Again, I'm not trying to make a case for Shore's work over Williams. I'm just saying that - just because his spans nine films - doesn't neccesarily make it the most expansive work in the field.

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1. ESB

2. ANH (always a close second)

3. ROTJ

4. ROTS

5. TFA

6. TLJ (could move up over the years)

7. TPM

8. AOTC

 

I'm old (and slow to threads!) Decades of hearing the OT before anything else, also based on my emotional response more than content criteria, i.e. recurring material is fine. It depends; the ANH piccolo melody after the crawl was a yes, the Emperor's theme and Here They Come didn't move me as much. The Crait sequence was really powerful. I'm more of fan of when JW spins off a theme rather than repeats it (e.g. Kylo Ren's theme seeming to emerge out of that last brassy line of the Emperor's theme in ROTJ just before "And now young Skywalker... you will die.")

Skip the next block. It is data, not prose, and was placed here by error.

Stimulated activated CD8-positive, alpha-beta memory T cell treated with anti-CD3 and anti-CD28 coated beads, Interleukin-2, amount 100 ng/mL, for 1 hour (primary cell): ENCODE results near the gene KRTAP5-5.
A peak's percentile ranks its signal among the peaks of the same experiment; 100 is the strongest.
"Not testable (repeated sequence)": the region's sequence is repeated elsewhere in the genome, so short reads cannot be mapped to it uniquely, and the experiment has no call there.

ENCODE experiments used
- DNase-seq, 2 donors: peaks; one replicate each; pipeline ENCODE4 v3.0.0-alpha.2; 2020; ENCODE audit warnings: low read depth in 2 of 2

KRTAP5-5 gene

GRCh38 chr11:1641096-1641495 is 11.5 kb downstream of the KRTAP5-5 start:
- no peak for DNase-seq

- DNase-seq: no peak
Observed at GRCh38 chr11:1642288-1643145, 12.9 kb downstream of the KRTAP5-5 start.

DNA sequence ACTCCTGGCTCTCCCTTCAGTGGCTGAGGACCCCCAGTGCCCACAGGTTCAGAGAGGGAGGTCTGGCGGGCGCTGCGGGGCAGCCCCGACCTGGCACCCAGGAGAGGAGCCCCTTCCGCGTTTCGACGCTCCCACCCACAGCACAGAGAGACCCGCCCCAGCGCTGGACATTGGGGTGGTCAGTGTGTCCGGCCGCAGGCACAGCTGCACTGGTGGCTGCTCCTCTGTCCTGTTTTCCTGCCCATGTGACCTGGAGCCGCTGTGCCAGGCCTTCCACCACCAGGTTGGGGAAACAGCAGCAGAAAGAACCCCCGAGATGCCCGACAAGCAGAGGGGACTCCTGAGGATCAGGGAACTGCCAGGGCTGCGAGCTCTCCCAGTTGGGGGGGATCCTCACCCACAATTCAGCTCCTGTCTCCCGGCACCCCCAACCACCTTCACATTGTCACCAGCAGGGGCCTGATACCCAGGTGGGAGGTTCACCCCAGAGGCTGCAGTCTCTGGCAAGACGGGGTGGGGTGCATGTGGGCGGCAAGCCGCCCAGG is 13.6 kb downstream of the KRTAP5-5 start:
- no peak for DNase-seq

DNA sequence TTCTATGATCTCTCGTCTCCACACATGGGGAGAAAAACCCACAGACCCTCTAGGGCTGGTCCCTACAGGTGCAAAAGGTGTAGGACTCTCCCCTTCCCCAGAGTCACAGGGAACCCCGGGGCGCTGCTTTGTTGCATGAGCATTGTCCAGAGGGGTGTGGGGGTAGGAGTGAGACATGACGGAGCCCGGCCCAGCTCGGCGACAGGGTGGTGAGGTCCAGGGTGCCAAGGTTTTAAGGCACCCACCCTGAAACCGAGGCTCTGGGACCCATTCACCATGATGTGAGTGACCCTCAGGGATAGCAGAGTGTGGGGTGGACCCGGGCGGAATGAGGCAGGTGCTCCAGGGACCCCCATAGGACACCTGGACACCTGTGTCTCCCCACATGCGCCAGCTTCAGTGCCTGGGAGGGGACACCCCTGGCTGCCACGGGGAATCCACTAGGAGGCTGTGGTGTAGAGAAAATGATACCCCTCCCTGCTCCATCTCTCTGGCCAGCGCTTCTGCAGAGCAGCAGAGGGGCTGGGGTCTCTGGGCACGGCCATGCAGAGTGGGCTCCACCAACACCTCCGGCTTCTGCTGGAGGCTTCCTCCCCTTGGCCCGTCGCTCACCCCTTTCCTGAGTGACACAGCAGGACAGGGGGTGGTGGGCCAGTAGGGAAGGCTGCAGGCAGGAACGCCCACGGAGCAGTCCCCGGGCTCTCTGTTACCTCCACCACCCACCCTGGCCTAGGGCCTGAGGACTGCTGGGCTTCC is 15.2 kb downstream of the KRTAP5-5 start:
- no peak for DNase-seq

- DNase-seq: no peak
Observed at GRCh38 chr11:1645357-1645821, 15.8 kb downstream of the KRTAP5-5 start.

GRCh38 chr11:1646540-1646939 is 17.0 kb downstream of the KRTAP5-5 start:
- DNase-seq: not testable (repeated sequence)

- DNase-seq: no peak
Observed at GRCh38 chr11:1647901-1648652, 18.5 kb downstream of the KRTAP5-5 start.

I'm guessing I need to hear a proper C&C of AOTC to appreciate it better.

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1 hour ago, Chen G. said:

In terms of hours of music, they're both compositions of an approximately similar length. Williams work does span a much larger period of time, the period of time between the two Middle Earth trilogies is shorter than between any two Star Wars trilogies. But than, Shore spent a far longer amount of his time on these projects actually composing and recording. So, there are many ways to look at it.

 

Besides the leitmotivic construction (which in the case of Shore truly makes the mind boggle) I also really appreciate the variety in terms of instrumentation - from gamelan through bagpipes to hardanger, a variety which Williams is less prone to, especially in Star Wars which is a very "orchestral" sound. And just the size of the palette and the forces with the choirs, organ, "bands" (hobbit instruments, gamelan, etc...), soloists, occasional expansions to the orchestra (added woodwinds/brass as some sections, two timpanists and so on), etc..

 

Again, I'm not trying to make a case for Shore's work over Williams. I'm just saying that - just because his spans nine films - doesn't neccesarily make it the most expansive work in the field.